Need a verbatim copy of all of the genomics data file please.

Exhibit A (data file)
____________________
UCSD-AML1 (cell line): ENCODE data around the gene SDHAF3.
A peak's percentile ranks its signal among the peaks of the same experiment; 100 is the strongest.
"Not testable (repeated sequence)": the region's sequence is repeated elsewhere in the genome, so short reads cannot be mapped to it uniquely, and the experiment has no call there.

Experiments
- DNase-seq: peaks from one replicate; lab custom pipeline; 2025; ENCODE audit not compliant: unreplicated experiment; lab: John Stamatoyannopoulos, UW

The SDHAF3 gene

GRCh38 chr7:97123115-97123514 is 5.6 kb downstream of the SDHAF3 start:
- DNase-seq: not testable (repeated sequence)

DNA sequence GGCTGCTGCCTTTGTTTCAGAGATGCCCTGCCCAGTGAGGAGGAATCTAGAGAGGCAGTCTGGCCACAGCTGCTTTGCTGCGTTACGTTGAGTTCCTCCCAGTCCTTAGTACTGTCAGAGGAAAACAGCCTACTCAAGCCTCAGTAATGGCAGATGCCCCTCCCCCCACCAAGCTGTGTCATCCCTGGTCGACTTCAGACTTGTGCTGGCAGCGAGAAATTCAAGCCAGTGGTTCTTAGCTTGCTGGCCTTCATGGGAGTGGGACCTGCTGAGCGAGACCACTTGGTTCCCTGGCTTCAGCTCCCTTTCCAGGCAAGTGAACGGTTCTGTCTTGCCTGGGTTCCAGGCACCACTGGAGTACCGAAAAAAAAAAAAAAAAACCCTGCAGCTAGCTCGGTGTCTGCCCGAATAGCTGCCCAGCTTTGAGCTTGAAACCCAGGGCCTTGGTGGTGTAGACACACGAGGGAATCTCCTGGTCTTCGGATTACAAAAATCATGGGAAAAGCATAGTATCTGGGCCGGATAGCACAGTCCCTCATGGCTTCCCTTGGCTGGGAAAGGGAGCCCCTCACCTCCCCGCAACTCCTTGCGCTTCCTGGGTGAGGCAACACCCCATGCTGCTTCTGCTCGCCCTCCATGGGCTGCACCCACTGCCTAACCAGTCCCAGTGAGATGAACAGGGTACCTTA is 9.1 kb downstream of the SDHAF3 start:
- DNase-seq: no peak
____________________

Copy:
UCSD-AML1 (cell line): ENCODE data around the gene SDHAF3.
A peak's percentile ranks its signal among the peaks of the same experiment; 100 is the strongest.
"Not testable (repeated sequence)": the region's sequence is repeated elsewhere in the genome, so short reads cannot be mapped to it uniquely, and the experiment has no call there.

Experiments
- DNase-seq: peaks from one replicate; lab custom pipeline; 2025; ENCODE audit not compliant: unreplicated experiment; lab: John Stamatoyannopoulos, UW

The SDHAF3 gene

GRCh38 chr7:97123115-97123514 is 5.6 kb downstream of the SDHAF3 start:
- DNase-seq: not testable (repeated sequence)

DNA sequence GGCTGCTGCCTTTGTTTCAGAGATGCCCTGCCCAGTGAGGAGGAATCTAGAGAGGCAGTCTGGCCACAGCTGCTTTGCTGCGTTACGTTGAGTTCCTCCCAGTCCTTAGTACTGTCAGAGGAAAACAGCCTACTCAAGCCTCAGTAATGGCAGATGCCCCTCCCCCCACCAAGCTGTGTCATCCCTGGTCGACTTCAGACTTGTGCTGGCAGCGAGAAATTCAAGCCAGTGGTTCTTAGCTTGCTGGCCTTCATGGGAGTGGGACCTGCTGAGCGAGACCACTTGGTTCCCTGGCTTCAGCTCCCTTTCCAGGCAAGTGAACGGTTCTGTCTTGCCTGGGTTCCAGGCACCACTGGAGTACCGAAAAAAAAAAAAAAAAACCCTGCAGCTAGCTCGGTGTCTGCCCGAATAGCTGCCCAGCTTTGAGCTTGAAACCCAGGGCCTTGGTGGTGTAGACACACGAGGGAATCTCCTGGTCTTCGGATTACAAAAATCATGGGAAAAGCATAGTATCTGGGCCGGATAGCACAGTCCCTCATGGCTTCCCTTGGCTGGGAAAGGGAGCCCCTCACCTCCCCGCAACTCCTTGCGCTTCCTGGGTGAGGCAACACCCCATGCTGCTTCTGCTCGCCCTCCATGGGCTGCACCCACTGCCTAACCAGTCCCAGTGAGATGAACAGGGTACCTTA is 9.1 kb downstream of the SDHAF3 start:
- DNase-seq: no peak